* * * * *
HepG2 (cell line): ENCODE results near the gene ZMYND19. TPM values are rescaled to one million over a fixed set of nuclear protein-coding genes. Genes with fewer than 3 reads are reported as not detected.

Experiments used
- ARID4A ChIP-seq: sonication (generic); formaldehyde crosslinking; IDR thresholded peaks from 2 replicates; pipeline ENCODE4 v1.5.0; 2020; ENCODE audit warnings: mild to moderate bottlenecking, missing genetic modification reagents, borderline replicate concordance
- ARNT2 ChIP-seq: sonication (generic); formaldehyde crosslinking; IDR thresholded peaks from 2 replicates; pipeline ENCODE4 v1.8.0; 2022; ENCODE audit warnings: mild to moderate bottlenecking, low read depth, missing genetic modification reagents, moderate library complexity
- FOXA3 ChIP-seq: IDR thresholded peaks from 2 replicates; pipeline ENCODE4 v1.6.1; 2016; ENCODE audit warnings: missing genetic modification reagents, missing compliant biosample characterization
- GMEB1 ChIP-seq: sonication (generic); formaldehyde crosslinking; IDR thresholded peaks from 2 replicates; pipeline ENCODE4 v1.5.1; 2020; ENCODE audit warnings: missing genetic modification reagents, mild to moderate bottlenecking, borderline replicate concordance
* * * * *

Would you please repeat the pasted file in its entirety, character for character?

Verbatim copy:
HepG2 (cell line): ENCODE results near the gene ZMYND19. TPM values are rescaled to one million over a fixed set of nuclear protein-coding genes. Genes with fewer than 3 reads are reported as not detected.

Experiments used
- ARID4A ChIP-seq: sonication (generic); formaldehyde crosslinking; IDR thresholded peaks from 2 replicates; pipeline ENCODE4 v1.5.0; 2020; ENCODE audit warnings: mild to moderate bottlenecking, missing genetic modification reagents, borderline replicate concordance
- ARNT2 ChIP-seq: sonication (generic); formaldehyde crosslinking; IDR thresholded peaks from 2 replicates; pipeline ENCODE4 v1.8.0; 2022; ENCODE audit warnings: mild to moderate bottlenecking, low read depth, missing genetic modification reagents, moderate library complexity
- FOXA3 ChIP-seq: IDR thresholded peaks from 2 replicates; pipeline ENCODE4 v1.6.1; 2016; ENCODE audit warnings: missing genetic modification reagents, missing compliant biosample characterization
- GMEB1 ChIP-seq: sonication (generic); formaldehyde crosslinking; IDR thresholded peaks from 2 replicates; pipeline ENCODE4 v1.5.1; 2020; ENCODE audit warnings: missing genetic modification reagents, mild to moderate bottlenecking, borderline replicate concordance